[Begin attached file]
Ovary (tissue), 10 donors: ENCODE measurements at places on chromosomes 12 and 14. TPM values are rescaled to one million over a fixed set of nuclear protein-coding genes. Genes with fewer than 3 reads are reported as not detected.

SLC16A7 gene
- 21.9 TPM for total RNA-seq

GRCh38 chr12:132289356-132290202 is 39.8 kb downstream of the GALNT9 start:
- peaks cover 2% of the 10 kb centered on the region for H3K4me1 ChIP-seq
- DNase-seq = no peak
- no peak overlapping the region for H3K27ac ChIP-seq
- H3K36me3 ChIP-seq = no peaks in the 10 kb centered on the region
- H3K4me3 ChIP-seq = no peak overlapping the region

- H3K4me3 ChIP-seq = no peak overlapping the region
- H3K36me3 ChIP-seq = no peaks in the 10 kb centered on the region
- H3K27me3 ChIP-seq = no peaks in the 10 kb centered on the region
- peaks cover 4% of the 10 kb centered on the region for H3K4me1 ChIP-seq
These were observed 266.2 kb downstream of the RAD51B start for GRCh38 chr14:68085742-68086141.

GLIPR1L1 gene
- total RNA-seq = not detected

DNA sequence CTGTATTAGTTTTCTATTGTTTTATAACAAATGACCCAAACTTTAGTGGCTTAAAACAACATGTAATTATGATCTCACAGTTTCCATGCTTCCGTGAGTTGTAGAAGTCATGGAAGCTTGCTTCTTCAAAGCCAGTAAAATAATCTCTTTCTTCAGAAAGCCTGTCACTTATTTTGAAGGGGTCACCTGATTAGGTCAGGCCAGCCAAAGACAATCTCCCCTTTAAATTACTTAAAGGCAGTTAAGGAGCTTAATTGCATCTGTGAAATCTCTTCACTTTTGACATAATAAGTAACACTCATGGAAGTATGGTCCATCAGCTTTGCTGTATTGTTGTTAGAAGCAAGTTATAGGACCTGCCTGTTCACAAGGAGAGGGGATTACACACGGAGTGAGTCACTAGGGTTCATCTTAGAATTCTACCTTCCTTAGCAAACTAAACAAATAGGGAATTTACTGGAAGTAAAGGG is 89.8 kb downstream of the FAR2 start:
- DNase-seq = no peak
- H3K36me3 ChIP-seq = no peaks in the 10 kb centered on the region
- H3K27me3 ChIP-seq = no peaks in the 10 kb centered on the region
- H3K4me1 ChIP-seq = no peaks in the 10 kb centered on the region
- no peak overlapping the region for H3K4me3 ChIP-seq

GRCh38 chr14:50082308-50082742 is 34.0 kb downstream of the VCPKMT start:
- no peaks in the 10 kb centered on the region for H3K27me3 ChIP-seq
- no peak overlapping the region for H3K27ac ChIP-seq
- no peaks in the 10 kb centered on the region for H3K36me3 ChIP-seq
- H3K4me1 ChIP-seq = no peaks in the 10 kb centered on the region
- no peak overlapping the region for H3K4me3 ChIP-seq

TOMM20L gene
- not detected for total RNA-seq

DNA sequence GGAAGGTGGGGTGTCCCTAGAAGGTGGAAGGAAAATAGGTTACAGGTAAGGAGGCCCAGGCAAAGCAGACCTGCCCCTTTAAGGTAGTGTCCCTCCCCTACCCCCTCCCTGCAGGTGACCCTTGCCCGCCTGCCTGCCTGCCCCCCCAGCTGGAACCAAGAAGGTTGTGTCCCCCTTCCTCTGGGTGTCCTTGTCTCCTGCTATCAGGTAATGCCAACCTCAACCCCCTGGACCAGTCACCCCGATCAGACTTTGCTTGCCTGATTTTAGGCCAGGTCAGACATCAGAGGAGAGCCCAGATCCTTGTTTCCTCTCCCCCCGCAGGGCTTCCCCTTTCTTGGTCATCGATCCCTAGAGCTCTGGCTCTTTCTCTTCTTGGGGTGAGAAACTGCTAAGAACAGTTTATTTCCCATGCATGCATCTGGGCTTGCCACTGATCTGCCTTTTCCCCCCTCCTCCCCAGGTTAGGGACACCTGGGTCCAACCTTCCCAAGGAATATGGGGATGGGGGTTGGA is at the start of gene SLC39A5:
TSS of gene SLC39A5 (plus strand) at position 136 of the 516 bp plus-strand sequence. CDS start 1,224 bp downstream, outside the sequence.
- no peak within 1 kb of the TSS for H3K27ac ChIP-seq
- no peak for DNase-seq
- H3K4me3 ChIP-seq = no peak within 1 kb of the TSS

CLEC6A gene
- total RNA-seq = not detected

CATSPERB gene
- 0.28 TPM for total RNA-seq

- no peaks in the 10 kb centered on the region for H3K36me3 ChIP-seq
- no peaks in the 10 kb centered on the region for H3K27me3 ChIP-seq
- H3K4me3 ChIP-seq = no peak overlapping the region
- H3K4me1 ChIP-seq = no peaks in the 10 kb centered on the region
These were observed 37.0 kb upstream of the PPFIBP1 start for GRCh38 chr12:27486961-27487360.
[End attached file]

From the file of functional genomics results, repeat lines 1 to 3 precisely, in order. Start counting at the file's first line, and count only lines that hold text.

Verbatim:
Ovary (tissue), 10 donors: ENCODE measurements at places on chromosomes 12 and 14. TPM values are rescaled to one million over a fixed set of nuclear protein-coding genes. Genes with fewer than 3 reads are reported as not detected.

SLC16A7 gene
- 21.9 TPM for total RNA-seq